Have you ever started filming a movie you thought was a comedy, but it was actually a horror film? Probably not because, chances are, you're not a famous actor (but if it is you, Mr. Murray, humanity doesn't deserve you). But believe it or not, this kind of stuff actually does happen to movie stars. Actors who thought they were making different films (or at least, different kinds of films) are, well, people in Stephen King movies, mostly. And then there are actors whose roles were much different than they thought they'd be, including such big names as Charlton Heston, Halle Berry, and the whole freaking cast of The Usual Suspects.
It's surprising, but it happens more than you might think. Sure, actors could pay attention to what they're doing, or give a flying muffin about more than just a paycheck, but then we wouldn't have these hilarious stories. Here are some knee-slapping instances of actors coming out the back end of a film with no idea what the world was about to see.
Danny Lloyd played Danny Torrance in The Shining as a five-year-old. He also didn't know he was making a horror movie. This is mostly because he was told he wasn't, and children will believe chairs are spaghetti if you tell it to them with confidence.
Director Stanley Kubrick actually had the child's best interest at heart (which is shocking, given his well-documented insanity), so in order to protect little Danny from trauma, he not only told him they were making a drama, but he took steps to keep Danny out of scary situations. When Wendy is running from Jack with Danny in her arms, she's actually carrying a dummy, so the boy wouldn't have to be in a scary scene. That's borderline heartwarming!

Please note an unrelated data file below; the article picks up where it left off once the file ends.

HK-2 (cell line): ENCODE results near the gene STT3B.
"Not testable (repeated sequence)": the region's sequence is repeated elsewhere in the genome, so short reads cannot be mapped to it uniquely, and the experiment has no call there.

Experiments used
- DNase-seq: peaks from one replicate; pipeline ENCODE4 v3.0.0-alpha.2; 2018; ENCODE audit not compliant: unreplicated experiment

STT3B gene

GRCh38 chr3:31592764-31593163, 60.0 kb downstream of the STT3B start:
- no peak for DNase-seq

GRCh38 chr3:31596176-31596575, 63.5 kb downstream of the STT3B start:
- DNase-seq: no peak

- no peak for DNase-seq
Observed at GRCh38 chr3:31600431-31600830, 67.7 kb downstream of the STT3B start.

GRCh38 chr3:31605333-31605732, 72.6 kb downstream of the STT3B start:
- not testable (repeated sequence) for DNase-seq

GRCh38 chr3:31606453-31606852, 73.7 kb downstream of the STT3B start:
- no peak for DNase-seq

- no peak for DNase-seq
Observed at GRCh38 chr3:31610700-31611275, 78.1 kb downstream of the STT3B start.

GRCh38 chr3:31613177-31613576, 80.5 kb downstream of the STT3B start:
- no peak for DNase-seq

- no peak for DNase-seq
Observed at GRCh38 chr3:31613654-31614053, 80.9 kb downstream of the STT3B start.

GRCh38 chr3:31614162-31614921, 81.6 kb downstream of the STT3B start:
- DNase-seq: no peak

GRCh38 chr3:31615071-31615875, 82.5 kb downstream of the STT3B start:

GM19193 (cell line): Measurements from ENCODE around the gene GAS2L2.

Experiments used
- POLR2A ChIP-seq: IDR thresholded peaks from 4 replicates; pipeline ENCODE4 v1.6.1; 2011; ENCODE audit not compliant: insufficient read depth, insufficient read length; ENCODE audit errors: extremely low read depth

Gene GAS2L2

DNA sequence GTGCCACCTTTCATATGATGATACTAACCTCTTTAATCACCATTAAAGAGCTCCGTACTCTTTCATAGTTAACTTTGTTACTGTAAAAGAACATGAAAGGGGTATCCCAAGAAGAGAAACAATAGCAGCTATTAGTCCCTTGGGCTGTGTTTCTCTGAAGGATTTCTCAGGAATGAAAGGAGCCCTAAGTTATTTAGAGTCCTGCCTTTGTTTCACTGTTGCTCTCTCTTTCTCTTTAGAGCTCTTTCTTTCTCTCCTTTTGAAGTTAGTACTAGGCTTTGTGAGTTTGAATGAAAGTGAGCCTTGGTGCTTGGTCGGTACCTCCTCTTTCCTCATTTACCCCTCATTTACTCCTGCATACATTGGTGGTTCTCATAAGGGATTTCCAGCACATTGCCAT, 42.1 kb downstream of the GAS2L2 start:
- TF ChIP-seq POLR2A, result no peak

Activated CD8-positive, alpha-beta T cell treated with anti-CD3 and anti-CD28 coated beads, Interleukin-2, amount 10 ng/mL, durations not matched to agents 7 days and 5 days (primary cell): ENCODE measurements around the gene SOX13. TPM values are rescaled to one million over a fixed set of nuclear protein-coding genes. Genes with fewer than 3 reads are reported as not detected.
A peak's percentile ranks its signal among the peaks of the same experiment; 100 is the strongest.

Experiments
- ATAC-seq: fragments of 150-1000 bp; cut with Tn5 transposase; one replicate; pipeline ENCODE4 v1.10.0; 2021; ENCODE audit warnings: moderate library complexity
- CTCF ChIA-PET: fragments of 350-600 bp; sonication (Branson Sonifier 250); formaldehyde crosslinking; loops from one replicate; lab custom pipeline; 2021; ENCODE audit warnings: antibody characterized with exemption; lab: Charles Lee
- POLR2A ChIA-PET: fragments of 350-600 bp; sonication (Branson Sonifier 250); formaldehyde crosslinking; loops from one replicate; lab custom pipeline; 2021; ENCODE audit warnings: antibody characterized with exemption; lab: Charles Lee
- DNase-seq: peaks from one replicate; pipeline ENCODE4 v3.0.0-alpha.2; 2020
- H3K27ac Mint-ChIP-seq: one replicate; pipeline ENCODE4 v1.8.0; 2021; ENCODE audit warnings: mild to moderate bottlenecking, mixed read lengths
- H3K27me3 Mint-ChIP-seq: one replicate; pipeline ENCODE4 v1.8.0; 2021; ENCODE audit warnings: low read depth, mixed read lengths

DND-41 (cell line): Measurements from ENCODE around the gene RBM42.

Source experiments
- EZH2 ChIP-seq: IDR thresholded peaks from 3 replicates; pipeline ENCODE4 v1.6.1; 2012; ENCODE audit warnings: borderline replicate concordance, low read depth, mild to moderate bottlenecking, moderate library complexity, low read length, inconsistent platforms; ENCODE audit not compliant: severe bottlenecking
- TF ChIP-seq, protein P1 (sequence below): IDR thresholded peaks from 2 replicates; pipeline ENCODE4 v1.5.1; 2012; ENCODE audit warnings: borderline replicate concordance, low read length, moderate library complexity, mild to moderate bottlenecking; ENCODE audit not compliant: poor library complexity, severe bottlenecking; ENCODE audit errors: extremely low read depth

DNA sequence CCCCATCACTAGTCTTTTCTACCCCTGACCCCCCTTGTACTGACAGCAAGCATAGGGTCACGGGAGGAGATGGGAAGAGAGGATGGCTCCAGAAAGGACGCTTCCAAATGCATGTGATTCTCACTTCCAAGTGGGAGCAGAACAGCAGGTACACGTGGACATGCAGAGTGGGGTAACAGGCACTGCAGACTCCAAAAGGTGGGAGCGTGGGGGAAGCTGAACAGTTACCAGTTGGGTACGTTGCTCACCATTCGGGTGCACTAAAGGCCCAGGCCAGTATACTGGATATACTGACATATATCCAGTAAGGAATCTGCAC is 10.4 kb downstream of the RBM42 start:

The Thin Red Line is based on a novel about the Battle of Mount Austen, revolving around the character Corporal Fife (played by Adrien Brody in the movie). Brody made the reasonable assumption that he was the main character of the film, since Fife was the main character of the novel, but it turned out he was wrong.
Since he was an up-and-comer at the time, many of his scenes were cut from the final product, highlighting the real stars of the film George Clooney, John Travolta, Nick Nolte, John Cusack, Woody Harrelson, and Sean Penn, even though none of them were, you know, the protagonist. Brody, unfortunately, was unaware of the cuts, but learned when he viewed the premiere with his parents whom he had brought along, brimming with pride. And then, presumably, deflated with crippling sadness.
Frankie Laine was a singer who recorded music for a number of famous westerns like 3:10 to Yuma and Rawhide, so Mel Brooks thought he'd be a perfect fit for the theme of Blazing Saddles. Frankie Laine agreed to take the gig, and was so moved by his performance that he cried after recording it.
This is a strange reaction, considering the movie's a preposterous satire of the Western genre, but Laine apparently had no idea: "I thought I was doing a song for another High Noon, and I gave it my best dramatic reading ... When I saw wacky things happening on the screen, like a guy punching a horse, I sunk down into my seat with embarrassment."
When Piper Laurie received the script for Carrie, she was not impressed. "I read [the script] and I thought it was a comedy-- no, no, no," she corrects, "I thought it was stupid." Her husband at the time told her that she misunderstood it; that director Brian De Palma had a comedic approach, so she reread it and recognized it for what it was: satire.
Well, it's neither really. But when you hear her talk about it, which you can in the above video, she initially sounds a little ridiculous, but ultimately charming. In the end, she really enjoyed both making the movie, as well as the final product. And she almost won an Oscar!